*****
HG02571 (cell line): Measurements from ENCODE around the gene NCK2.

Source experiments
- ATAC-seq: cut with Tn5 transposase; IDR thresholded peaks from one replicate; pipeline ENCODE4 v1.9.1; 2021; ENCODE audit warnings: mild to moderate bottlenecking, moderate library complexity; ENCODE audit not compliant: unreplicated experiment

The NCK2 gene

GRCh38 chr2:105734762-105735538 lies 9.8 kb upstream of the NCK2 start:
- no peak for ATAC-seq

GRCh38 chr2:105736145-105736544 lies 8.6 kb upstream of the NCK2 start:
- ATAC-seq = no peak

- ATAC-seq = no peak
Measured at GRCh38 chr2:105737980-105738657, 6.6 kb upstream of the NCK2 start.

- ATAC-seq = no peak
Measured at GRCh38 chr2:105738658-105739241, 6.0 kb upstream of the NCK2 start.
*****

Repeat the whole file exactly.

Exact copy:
HG02571 (cell line): Measurements from ENCODE around the gene NCK2.

Source experiments
- ATAC-seq: cut with Tn5 transposase; IDR thresholded peaks from one replicate; pipeline ENCODE4 v1.9.1; 2021; ENCODE audit warnings: mild to moderate bottlenecking, moderate library complexity; ENCODE audit not compliant: unreplicated experiment

The NCK2 gene

GRCh38 chr2:105734762-105735538 lies 9.8 kb upstream of the NCK2 start:
- no peak for ATAC-seq

GRCh38 chr2:105736145-105736544 lies 8.6 kb upstream of the NCK2 start:
- ATAC-seq = no peak

- ATAC-seq = no peak
Measured at GRCh38 chr2:105737980-105738657, 6.6 kb upstream of the NCK2 start.

- ATAC-seq = no peak
Measured at GRCh38 chr2:105738658-105739241, 6.0 kb upstream of the NCK2 start.